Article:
Reed A.C. Siemieniuk, MD; Maureen O. Meade, MD; Pablo Alonso-Coello, MD, PhD; Matthias Briel, MD, MSc; Nathan Evaniew, MD; Manya Prasad, MBBS; Paul E. Alexander, MSc, PhD; Yutong Fei, MD, PhD; Per O. Vandvik, MD, PhD; Mark Loeb, MD, MSc; Gordon H. Guyatt, MD, MSc
Acknowledgment: The authors thank Aravin Duraikannan, who wrote the program used to create the forest plots.
Disclosures: Authors have disclosed no conflicts of interest. Forms can be viewed at www.acponline.org/authors/icmje/ConflictOfInterestForms.do?msNum=M15-0715.
Editors' Disclosures: Christine Laine, MD, MPH, Editor in Chief, reports that she has no financial relationships or interests to disclose. Darren B. Taichman, MD, PhD, Executive Deputy Editor, reports that he has no financial relationships or interests to disclose. Cynthia D. Mulrow, MD, MSc, Senior Deputy Editor, reports that she has no relationships or interests to disclose. Deborah Cotton, MD, MPH, Deputy Editor, reports that she has no financial relationships or interest to disclose. Jaya K. Rao, MD, MHS, Deputy Editor, reports that she has stock holdings/options in Eli Lilly and Pfizer. Sankey V. Williams, MD, Deputy Editor, reports that he has no financial relationships or interests to disclose. Catharine B. Stack, PhD, MS, Deputy Editor for Statistics, reports that she has stock holdings in Pfizer.
Requests for Single Reprints: Reed A.C. Siemieniuk, MD, Department of Clinical Epidemiology & Biostatistics, McMaster University, 1280 Main Street West, Hamilton, Ontario L8S 4K1, Canada; e-mail, email@example.com.
Current Author Addresses: Drs. Siemieniuk, Meade, Evaniew, Alexander, Fei, Loeb, and Guyatt: Department of Clinical Epidemiology & Biostatistics, McMaster University, 1280 Main Street West, Hamilton, Ontario L8S 4K1, Canada.
Dr. Alonso-Coello: Centro Cochrane Iberoamericano, Instituto de Investigación Biomédica Sant Pau-CIBER de Epidemiología y Salud Pública (CIBERESP-IIB-Sant Pau), Sant Antoni Maria Claret 171, 08041 Barcelona, Spain.
Dr. Briel: Institute for Clinical Epidemiology and Biostatistics, Universitätsspital Basel, Hebelstrasse 10, 4056 Basel, Switzerland.
Dr. Prasad: Department of Community Medicine, Pt. B.D. Sharma Postgraduate Institute of Medical Sciences, Rohtak, Haryana, India.
Dr. Vandvik: Department of Health Management and Health Economics, University of Oslo, Postboks 1089 Blindern, 0318 Oslo, Norway.
Author Contributions: Conception and design: R.A.C. Siemieniuk, P. Alonso-Coello, N. Evaniew, M. Prasad, P.O. Vandvik, M. Loeb, G.H. Guyatt.
Analysis and interpretation of the data: R.A.C. Siemieniuk, M.O. Meade, P. Alonso-Coello, M. Briel, N. Evaniew, P.E. Alexander, P.O. Vandvik, G.H. Guyatt.
Drafting of the article: R.A.C. Siemieniuk, P. Alonso-Coello.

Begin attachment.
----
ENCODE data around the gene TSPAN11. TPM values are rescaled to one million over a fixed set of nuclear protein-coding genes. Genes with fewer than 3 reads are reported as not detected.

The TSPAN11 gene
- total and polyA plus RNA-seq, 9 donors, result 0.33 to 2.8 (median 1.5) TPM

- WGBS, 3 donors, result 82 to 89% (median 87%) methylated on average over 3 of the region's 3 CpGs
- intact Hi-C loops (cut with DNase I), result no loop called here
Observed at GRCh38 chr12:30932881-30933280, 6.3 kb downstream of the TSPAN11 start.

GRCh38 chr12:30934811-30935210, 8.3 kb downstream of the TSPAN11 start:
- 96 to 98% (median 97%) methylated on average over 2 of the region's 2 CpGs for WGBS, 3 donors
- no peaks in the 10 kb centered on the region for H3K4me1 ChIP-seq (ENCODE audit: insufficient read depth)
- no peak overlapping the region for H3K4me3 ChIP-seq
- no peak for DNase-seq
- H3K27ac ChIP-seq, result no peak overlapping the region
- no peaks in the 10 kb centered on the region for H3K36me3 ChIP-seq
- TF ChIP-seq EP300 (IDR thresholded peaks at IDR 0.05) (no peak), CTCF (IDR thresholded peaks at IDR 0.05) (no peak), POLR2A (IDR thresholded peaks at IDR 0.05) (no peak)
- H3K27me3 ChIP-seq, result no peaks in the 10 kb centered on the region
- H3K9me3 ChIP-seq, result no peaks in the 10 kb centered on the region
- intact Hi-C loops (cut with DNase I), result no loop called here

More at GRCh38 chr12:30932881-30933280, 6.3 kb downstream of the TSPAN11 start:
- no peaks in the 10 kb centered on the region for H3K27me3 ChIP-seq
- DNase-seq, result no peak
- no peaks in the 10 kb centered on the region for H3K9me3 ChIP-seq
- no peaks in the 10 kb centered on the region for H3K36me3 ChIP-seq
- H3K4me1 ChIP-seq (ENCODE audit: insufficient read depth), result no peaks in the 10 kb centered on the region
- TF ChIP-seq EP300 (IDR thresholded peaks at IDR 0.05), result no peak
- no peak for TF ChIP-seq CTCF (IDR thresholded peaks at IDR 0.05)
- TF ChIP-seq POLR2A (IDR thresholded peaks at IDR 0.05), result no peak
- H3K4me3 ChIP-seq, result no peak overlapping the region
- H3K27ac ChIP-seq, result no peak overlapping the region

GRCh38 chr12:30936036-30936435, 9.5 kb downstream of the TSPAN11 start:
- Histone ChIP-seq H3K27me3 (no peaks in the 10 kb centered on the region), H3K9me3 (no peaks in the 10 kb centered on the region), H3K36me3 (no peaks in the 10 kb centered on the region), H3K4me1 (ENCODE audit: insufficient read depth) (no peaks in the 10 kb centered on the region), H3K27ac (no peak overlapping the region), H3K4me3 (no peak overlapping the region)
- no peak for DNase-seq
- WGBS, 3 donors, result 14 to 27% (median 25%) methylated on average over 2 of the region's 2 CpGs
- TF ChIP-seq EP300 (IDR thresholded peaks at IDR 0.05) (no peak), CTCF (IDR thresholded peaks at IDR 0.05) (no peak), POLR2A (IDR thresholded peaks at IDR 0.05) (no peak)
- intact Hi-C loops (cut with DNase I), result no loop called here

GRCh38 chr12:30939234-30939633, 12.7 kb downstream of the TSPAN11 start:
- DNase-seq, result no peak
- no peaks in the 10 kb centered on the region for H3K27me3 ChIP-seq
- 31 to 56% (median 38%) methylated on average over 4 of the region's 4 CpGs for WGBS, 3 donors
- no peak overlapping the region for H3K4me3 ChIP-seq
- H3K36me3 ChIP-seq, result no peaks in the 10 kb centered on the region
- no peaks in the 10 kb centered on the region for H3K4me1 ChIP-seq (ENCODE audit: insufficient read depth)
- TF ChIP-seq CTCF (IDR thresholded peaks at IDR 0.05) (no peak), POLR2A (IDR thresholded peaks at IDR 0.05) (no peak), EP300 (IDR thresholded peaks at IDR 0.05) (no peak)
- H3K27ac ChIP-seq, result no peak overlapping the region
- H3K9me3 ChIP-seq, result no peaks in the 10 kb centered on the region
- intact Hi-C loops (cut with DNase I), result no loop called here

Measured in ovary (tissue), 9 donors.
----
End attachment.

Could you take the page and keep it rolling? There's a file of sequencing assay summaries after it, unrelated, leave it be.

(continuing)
Critical revision of the article for important intellectual content: R.A.C. Siemieniuk, M.O. Meade, P. Alonso-Coello, M. Briel, N. Evaniew, M. Prasad, Y. Fei, P.O. Vandvik, M. Loeb, G.H. Guyatt.
Final approval of the article: R.A.C. Siemieniuk, M.O. Meade, P. Alonso-Coello, M. Briel, N. Evaniew, M. Prasad, P.E. Alexander, Y. Fei, P.O. Vandvik, M. Loeb, G.H. Guyatt.
Provision of study materials or patients: M. Briel.
Statistical expertise: R.A.C. Siemieniuk.
Administrative, technical, or logistic support: G.H. Guyatt.
Collection and assembly of data: R.A.C. Siemieniuk, N. Evaniew, M. Prasad, P.E. Alexander, Y. Fei.
Siemieniuk RA, Meade MO, Alonso-Coello P, Briel M, Evaniew N, Prasad M, et al. Corticosteroid Therapy for Patients Hospitalized With Community-Acquired Pneumonia: A Systematic Review and Meta-analysis. Ann Intern Med. 2015;163:519-528. doi: 10.7326/M15-0715
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Published: Ann Intern Med. 2015;163(7):519-528.
Community-acquired pneumonia (CAP) is common and often severe.
To examine the effect of adjunctive corticosteroid therapy on mortality, morbidity, and duration of hospitalization in patients with CAP.
MEDLINE, EMBASE, and the Cochrane Central Register of Controlled Trials through 24 May 2015.
Randomized trials of systemic corticosteroids in hospitalized adults with CAP.
Two reviewers independently extracted study data and assessed risk of bias. Quality of evidence was assessed with the Grading of Recommendations Assessment, Development, and Evaluation system by consensus among the authors.
The median age was typically in the 60s, and approximately 60% of patients were male. Adjunctive corticosteroids were associated with possible reductions in all-cause mortality (12 trials; 1974 patients; risk ratio [RR], 0.67 [95% CI, 0.45 to 1.01]; risk difference [RD], 2.8%; moderate certainty), need for mechanical ventilation (5 trials; 1060 patients; RR, 0.45 [CI, 0.26 to 0.79]; RD, 5.0%; moderate certainty), and the acute respiratory distress syndrome (4 trials; 945 patients; RR, 0.24 [CI, 0.10 to 0.56]; RD, 6.2%; moderate certainty). They also decreased time to clinical stability (5 trials; 1180 patients; mean difference, −1.22 days [CI, −2.08 to −0.35 days]; high certainty) and duration of hospitalization (6 trials; 1499 patients; mean difference, −1.00 day [CI, −1.79 to −0.21 days]; high certainty). Adjunctive corticosteroids increased frequency of hyperglycemia requiring treatment (6 trials; 1534 patients; RR, 1.49 [CI, 1.01 to 2.19]; RD, 3.5%; high certainty) but did not increase frequency of gastrointestinal hemorrhage.
There were few events and trials for many outcomes. Trials often excluded patients at high risk for adverse events.
For hospitalized adults with CAP, systemic corticosteroid therapy may reduce mortality by approximately 3%, need for mechanical ventilation by approximately 5%, and hospital stay by approximately 1 day.
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Endocrine and Metabolism, Hospital Medicine, Infectious Disease, Pulmonary/Critical Care, Pneumonia.
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